Finch also pointed out that “there are other sectors that will need hydrogen to decarbonise, that don’t have an alternative” like electricity, as transport does. 

Stafford sits on a number of APPGs, including the groups on Net Zero, Climate Change, and the Environment. 

He also spoke on a Conservative conference panel event, titled “Facing the Future Together: The Road Ahead to Net Zero”, which was run by the Road Haulage Association (RHA), and chaired by Alex Simakov, a senior research fellow at the conservative think tank Policy Exchange. 

As DeSmog has reported, Policy Exchange received $30,000 from oil corporation ExxonMobil in 2017. In June, Prime Minister Rishi Sunak credited the group’s work with helping shape the government’s crackdown on climate protests. 

Stafford was speaking alongside Richard Smith, managing director of the Road Haulage Association (RHA), who said the road haulage industry was committed to decarbonisation and net zero, and said this could be achieved using different kinds of fuels.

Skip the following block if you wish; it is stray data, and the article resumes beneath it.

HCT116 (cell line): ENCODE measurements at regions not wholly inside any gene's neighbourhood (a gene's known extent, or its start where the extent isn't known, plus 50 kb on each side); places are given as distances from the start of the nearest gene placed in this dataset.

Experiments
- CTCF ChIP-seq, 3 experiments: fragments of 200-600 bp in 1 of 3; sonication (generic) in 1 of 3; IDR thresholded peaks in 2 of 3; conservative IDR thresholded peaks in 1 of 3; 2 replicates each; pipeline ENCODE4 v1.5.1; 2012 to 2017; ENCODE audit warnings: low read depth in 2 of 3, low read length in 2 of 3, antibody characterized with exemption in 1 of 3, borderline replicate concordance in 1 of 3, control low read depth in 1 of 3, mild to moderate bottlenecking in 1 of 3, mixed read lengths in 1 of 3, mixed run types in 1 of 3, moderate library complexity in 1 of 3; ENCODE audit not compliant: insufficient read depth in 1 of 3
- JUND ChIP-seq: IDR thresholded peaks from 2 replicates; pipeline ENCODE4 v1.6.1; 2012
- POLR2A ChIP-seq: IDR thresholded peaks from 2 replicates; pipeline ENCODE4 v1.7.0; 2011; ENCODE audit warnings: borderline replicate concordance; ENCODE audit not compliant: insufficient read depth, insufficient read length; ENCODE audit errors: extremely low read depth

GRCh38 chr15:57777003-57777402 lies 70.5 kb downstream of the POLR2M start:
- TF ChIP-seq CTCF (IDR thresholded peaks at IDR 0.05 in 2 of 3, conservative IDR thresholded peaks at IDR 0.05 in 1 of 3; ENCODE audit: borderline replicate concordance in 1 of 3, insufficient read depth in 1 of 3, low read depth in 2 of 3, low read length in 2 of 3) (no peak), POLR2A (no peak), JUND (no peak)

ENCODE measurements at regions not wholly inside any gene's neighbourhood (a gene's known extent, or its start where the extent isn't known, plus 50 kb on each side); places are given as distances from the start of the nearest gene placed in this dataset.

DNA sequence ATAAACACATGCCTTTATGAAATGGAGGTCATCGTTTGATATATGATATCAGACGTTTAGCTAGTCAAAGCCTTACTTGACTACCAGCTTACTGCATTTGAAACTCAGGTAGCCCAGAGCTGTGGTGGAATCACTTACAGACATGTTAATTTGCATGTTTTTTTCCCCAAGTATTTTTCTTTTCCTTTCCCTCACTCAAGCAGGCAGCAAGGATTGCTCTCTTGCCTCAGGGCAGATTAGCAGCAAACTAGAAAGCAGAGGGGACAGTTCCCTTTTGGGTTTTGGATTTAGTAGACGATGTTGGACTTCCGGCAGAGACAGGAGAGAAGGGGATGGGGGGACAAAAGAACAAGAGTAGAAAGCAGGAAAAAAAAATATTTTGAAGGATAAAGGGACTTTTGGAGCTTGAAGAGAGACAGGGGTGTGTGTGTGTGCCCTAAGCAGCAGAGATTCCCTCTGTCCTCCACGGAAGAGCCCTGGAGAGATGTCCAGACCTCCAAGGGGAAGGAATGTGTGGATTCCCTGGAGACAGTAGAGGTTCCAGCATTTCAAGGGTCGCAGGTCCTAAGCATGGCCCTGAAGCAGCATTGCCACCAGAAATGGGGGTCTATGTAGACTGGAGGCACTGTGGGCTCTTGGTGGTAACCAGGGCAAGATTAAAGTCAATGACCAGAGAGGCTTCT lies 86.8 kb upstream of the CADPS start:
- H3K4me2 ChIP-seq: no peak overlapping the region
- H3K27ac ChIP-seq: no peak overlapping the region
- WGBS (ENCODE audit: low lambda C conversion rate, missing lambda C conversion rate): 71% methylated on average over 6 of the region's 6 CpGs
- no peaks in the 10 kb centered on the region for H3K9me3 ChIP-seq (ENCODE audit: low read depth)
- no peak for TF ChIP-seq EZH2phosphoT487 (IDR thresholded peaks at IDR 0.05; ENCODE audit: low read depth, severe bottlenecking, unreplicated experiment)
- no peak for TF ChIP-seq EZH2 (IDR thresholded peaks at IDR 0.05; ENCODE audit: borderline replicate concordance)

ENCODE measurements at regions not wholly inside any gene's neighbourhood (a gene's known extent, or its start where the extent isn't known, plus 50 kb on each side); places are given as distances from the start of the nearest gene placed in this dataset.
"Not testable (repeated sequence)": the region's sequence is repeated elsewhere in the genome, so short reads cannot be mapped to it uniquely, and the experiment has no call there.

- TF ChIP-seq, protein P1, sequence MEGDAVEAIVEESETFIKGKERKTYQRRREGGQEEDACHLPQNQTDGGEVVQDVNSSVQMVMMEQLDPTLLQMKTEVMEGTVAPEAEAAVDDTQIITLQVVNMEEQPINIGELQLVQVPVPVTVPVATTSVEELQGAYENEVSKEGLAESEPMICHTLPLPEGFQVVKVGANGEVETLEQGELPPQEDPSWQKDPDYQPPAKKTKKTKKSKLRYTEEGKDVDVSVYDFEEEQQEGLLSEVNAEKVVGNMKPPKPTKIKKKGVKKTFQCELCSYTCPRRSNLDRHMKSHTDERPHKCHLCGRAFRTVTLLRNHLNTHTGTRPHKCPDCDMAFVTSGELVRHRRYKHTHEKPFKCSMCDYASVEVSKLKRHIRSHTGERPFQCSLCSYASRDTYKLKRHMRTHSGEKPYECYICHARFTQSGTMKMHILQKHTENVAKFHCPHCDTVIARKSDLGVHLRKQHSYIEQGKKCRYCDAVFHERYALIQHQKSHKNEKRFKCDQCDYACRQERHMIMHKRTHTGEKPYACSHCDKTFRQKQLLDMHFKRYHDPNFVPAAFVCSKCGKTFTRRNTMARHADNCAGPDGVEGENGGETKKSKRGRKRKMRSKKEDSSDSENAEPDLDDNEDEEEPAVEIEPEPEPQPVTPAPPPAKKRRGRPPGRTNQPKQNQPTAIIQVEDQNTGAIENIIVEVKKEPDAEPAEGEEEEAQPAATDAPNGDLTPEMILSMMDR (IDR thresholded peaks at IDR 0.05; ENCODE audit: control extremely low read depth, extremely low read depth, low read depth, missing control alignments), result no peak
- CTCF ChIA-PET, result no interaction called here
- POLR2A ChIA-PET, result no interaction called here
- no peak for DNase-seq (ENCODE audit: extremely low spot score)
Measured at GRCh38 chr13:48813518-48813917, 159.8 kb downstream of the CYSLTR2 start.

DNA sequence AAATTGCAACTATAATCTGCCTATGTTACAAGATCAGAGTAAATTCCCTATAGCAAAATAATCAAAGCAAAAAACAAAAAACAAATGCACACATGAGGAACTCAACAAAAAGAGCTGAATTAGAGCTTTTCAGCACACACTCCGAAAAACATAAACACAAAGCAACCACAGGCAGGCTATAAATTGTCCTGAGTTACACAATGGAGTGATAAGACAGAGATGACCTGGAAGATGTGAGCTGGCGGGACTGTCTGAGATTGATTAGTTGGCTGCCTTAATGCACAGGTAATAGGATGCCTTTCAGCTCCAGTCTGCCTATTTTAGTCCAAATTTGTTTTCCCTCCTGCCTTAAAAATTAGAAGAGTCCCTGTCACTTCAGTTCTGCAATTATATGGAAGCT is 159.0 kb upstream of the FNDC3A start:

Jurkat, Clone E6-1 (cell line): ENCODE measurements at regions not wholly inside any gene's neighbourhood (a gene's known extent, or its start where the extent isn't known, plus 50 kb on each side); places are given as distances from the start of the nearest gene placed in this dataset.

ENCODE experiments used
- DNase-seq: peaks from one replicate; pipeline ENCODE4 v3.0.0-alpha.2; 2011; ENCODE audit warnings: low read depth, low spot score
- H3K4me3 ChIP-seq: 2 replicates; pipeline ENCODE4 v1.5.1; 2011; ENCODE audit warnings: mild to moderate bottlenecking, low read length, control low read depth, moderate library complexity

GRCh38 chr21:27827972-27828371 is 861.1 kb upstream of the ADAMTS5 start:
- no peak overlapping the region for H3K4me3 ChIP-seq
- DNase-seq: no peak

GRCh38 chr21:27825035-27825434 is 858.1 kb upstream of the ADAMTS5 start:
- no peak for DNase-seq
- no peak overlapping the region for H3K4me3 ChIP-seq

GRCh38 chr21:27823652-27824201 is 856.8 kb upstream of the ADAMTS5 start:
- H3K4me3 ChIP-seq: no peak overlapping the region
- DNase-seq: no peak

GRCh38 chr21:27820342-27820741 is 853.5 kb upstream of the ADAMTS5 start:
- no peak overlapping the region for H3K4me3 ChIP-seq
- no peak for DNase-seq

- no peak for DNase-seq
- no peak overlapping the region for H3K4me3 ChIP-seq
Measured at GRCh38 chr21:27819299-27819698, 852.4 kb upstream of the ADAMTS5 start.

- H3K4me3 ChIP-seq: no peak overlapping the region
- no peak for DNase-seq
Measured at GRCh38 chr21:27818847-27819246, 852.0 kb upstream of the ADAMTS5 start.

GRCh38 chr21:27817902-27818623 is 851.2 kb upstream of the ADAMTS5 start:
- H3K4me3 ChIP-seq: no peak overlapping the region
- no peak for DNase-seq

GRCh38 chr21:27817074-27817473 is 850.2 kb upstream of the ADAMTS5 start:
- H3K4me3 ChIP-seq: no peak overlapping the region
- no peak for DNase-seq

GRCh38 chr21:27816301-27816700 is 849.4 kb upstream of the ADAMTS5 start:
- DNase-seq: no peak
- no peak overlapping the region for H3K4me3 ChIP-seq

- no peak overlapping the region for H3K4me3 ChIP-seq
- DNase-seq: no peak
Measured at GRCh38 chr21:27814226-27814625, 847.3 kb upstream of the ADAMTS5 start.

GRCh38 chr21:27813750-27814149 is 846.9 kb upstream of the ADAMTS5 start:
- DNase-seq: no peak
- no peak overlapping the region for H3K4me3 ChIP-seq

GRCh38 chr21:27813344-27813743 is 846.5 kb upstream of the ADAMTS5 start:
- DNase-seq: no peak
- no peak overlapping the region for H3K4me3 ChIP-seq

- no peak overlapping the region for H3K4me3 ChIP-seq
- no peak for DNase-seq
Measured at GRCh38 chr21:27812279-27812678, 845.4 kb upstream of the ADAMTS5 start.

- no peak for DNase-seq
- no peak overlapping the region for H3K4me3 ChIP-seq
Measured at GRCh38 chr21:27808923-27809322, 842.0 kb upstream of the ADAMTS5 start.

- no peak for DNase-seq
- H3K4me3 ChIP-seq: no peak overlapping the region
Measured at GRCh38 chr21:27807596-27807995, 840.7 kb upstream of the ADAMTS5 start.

When asked about internal combustion engines, he said “our position is we see the combustion engine around for 20, 30, 40 years” and characterised expecting it to disappear as “foolish”. 

The RHA has in the past funded the campaign group FairFuelUK, which lobbies for fuel duty cuts and has recently focussed on attacking the phaseout of petrol and diesel cars in favour of electric vehicles. 

FairFuelUK director Howard Cox, who is running for London Mayor for Nigel Farage’s Reform UK party, has a long record of casting doubt on climate science, declaring in 2022: “I am now even more convinced man is not responsible for global warming.”

Last month Cox called net zero “economic suicide” and urged the governent to “scrap” it.

When asked by DeSmog about his group’s support for FairFuel UK, Smith said the RHA was not currently funding FairFuelUK, and that this funding stopped “12 months ago”.

Adam Barnett - new white crop
Adam Barnett is DeSmog's UK News Reporter. He is a former Staff Writer at Left Foot Forward and BBC Local Democracy Reporter.